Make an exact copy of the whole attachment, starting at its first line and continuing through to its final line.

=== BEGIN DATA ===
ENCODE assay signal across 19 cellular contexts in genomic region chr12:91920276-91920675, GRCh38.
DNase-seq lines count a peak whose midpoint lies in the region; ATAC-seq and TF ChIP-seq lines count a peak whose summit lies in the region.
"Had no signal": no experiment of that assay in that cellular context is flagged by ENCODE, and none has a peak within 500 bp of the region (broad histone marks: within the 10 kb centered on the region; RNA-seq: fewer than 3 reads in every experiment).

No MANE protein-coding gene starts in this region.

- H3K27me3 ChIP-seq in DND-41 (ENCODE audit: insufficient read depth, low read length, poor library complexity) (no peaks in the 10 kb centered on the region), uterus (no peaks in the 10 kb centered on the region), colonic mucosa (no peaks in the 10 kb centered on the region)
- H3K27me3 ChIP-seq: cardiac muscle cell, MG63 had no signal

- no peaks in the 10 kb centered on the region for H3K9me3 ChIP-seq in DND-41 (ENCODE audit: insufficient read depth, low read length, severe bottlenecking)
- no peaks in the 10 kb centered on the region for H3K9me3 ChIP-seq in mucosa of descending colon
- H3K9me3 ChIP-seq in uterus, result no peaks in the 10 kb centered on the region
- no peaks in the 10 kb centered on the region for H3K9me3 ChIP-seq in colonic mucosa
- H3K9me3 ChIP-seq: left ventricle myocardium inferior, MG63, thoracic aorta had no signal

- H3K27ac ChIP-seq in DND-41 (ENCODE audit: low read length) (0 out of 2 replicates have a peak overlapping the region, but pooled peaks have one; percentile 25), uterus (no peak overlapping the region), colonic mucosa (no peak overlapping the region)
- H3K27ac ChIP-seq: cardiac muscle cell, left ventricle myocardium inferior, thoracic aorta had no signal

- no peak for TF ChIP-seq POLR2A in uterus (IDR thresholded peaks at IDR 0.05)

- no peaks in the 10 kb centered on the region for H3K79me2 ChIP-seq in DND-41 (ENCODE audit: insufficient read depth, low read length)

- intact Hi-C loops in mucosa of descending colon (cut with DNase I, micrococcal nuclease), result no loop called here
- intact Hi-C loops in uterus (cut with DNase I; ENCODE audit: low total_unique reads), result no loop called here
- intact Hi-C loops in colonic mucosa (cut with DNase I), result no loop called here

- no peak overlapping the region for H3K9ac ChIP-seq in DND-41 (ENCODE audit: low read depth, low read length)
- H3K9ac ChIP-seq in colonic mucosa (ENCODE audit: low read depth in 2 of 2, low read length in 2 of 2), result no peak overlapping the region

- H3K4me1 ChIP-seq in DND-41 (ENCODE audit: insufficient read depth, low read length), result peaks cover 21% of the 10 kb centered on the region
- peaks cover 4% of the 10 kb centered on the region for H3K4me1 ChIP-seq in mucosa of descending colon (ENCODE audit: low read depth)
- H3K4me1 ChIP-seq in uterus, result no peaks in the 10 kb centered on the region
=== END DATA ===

ENCODE assay signal across 19 cellular contexts in genomic region chr12:91920276-91920675, GRCh38.
DNase-seq lines count a peak whose midpoint lies in the region; ATAC-seq and TF ChIP-seq lines count a peak whose summit lies in the region.
"Had no signal": no experiment of that assay in that cellular context is flagged by ENCODE, and none has a peak within 500 bp of the region (broad histone marks: within the 10 kb centered on the region; RNA-seq: fewer than 3 reads in every experiment).

No MANE protein-coding gene starts in this region.

- H3K27me3 ChIP-seq in DND-41 (ENCODE audit: insufficient read depth, low read length, poor library complexity) (no peaks in the 10 kb centered on the region), uterus (no peaks in the 10 kb centered on the region), colonic mucosa (no peaks in the 10 kb centered on the region)
- H3K27me3 ChIP-seq: cardiac muscle cell, MG63 had no signal

- no peaks in the 10 kb centered on the region for H3K9me3 ChIP-seq in DND-41 (ENCODE audit: insufficient read depth, low read length, severe bottlenecking)
- no peaks in the 10 kb centered on the region for H3K9me3 ChIP-seq in mucosa of descending colon
- H3K9me3 ChIP-seq in uterus, result no peaks in the 10 kb centered on the region
- no peaks in the 10 kb centered on the region for H3K9me3 ChIP-seq in colonic mucosa
- H3K9me3 ChIP-seq: left ventricle myocardium inferior, MG63, thoracic aorta had no signal

- H3K27ac ChIP-seq in DND-41 (ENCODE audit: low read length) (0 out of 2 replicates have a peak overlapping the region, but pooled peaks have one; percentile 25), uterus (no peak overlapping the region), colonic mucosa (no peak overlapping the region)
- H3K27ac ChIP-seq: cardiac muscle cell, left ventricle myocardium inferior, thoracic aorta had no signal

- no peak for TF ChIP-seq POLR2A in uterus (IDR thresholded peaks at IDR 0.05)

- no peaks in the 10 kb centered on the region for H3K79me2 ChIP-seq in DND-41 (ENCODE audit: insufficient read depth, low read length)

- intact Hi-C loops in mucosa of descending colon (cut with DNase I, micrococcal nuclease), result no loop called here
- intact Hi-C loops in uterus (cut with DNase I; ENCODE audit: low total_unique reads), result no loop called here
- intact Hi-C loops in colonic mucosa (cut with DNase I), result no loop called here

- no peak overlapping the region for H3K9ac ChIP-seq in DND-41 (ENCODE audit: low read depth, low read length)
- H3K9ac ChIP-seq in colonic mucosa (ENCODE audit: low read depth in 2 of 2, low read length in 2 of 2), result no peak overlapping the region

- H3K4me1 ChIP-seq in DND-41 (ENCODE audit: insufficient read depth, low read length), result peaks cover 21% of the 10 kb centered on the region
- peaks cover 4% of the 10 kb centered on the region for H3K4me1 ChIP-seq in mucosa of descending colon (ENCODE audit: low read depth)
- H3K4me1 ChIP-seq in uterus, result no peaks in the 10 kb centered on the region